C. MYWorld 2030Laura Hildebrandt, Policy Specialist, UN SDG Action Campaign. Presentation here.
D. New Tools for Digital Democracy
Ben Fowkes, Commercial Director, Delib
IV. KEYNOTE: EMPOWERING JOURNALISTS FOR HEALTHIER MEDIA LANDSCAPES
Media landscape around the world are vibrant. Many journalists (many of them from younger generations) are embracing the principles of spirited debate, intelligent inquiry and principled disagreement. How is journalism evolving? What can we learn from innovation media landscape? How can we address misconceptions and stereotypes in the global debate about development?
Director of Communications, Aga Khan Development Network. Presentation here.
Head of Partnerships & Networks, OECD Development Centre
V. CITIZENS & THE SDGs: DIGITAL INNOVATION IN LATIN AMERICA & THE CARIBBEAN
Across Latin America and the Caribbean, institutions are finding new digital ways to communicate with citizens, seek their views and encourage them to adapt SDG-friendly behaviours. What are the main challenges for public & media relations in the region? How are citizens engaging with the SDGs, for example through civic innovation? How are governments and businesses engaging with “new” communities, such as young people and entrepreneurs?
Maria del Mar Oña Hernandez
Director for Communications, BBVA Microfinance Foundation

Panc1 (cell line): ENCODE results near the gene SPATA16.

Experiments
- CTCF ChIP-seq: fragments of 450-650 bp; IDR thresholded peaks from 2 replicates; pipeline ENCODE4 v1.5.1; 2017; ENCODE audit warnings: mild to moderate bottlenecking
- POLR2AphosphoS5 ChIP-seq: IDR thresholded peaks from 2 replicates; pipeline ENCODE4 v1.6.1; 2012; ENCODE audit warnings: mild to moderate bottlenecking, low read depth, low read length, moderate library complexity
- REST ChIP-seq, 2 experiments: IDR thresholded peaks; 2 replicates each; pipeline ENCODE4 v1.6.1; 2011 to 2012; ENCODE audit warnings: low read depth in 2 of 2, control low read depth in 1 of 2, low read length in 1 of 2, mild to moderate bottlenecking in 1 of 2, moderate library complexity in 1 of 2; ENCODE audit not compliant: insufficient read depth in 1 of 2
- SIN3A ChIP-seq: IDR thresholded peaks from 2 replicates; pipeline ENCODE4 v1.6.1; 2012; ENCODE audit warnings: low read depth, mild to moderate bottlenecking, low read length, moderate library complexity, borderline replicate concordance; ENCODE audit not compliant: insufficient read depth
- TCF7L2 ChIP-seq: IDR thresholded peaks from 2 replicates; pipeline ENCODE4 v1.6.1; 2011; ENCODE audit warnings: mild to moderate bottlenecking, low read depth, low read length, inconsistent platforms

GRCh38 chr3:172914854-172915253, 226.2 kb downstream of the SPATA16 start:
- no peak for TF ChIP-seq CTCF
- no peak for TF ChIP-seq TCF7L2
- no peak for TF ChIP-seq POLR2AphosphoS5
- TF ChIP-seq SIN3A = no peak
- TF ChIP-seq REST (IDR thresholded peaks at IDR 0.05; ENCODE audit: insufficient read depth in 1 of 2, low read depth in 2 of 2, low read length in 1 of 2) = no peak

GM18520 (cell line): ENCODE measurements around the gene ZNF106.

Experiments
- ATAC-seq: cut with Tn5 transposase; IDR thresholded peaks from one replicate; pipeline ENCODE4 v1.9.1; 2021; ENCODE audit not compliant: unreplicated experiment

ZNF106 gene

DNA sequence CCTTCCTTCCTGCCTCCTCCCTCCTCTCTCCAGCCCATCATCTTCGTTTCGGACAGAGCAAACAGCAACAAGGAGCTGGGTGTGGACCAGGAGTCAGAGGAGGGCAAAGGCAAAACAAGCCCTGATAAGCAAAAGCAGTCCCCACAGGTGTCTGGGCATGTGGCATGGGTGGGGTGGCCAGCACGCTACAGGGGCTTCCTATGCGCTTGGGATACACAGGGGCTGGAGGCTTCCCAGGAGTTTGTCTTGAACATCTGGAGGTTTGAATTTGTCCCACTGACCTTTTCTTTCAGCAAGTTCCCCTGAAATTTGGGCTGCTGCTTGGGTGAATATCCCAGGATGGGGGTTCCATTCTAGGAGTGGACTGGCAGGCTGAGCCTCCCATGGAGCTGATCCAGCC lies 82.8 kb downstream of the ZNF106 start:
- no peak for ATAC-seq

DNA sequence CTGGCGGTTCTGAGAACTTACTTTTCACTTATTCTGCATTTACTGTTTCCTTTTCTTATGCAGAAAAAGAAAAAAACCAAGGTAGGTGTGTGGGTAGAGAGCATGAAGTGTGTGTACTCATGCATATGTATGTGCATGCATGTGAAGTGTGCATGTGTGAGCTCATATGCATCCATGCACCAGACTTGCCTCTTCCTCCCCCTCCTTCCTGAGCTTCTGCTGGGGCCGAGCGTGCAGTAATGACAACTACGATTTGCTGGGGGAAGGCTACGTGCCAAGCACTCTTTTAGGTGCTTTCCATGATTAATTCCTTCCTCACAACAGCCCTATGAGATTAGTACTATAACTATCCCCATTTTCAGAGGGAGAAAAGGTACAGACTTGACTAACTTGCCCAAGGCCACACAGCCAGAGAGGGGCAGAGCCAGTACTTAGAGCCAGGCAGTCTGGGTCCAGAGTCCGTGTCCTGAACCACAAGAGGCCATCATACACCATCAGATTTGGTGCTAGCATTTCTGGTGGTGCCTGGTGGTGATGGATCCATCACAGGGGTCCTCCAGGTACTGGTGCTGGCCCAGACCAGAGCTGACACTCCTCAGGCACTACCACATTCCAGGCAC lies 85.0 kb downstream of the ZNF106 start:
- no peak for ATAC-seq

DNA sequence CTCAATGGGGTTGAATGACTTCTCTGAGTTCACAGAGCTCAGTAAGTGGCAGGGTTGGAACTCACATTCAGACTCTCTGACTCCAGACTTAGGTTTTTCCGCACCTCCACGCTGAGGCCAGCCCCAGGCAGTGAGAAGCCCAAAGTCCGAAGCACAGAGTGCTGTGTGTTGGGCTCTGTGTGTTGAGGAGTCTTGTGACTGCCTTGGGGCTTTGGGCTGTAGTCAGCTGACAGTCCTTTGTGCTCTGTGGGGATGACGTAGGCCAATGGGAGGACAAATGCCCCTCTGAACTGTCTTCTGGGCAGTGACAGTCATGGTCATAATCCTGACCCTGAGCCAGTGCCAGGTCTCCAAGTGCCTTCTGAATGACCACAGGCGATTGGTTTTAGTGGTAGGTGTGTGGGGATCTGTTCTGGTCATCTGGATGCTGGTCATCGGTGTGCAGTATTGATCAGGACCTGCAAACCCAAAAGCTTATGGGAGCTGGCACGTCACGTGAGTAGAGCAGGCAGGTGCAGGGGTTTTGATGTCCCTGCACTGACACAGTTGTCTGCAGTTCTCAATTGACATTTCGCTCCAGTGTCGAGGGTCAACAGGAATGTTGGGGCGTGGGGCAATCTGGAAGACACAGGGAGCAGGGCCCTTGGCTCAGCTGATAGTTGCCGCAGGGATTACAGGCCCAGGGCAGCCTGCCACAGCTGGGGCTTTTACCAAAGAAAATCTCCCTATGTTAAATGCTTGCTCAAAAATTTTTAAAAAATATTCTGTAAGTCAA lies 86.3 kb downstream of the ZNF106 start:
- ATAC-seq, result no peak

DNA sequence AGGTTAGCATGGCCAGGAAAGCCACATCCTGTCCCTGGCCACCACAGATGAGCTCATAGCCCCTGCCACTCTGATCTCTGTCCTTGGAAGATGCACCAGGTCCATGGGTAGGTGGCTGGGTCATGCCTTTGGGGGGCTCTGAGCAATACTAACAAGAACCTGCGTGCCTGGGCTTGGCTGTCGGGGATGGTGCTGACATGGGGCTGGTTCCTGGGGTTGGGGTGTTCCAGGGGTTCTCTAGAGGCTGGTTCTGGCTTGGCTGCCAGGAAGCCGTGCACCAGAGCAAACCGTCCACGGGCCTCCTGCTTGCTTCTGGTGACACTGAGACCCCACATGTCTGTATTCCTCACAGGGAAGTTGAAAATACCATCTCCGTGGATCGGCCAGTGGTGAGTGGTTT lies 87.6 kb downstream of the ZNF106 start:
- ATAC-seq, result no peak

Audiovisual communications & financial inclusion for the sustainable development of vulnerable entrepreneurs
Director of Communications, Ibero-American Secretariat
Deputy Head of Partnerships & Networks, OECD Development Centre
VI. SMALL GROUP DISCUSSIONS: PEER LEARNING FOR SDG COMMUNICATORS
Many organisations have first experiences to share about SDG communications. DevCom and the UN SDG Action Campaign want to hear about them! In this session, small groups explored four different approaches to SDG engagement. They identified lessons, success factors and challenges. They also discussed how The SDG Communicator (our new online platform) can be as useful as a possible tool to their work. You can visit the beta version at: sdg-communicator.org
Introduction: Experience from the #17Ziele campaign
Head of Public Relations, Federal Ministry for Economic
Co-operation and Development, Germany. Presentation here.
Deputy Director, Office of the Senior Special Assistant to the President on SDGs, Nigeria
Policy Specialist, UN SDG Action Campaign
Group A Combining stories and data to communicate SDG results
Erja-Outi Heino, Director,
Development Communications, Ministry for Foreign Affairs, Finland. Presentation here.
Group B. Promoting global citizenship the contribution of donor agencies
Soyean Shin Manager,
Office of Public Relations & Communication, Korea Int’l Cooperation Agency (KOICA). Presentation here.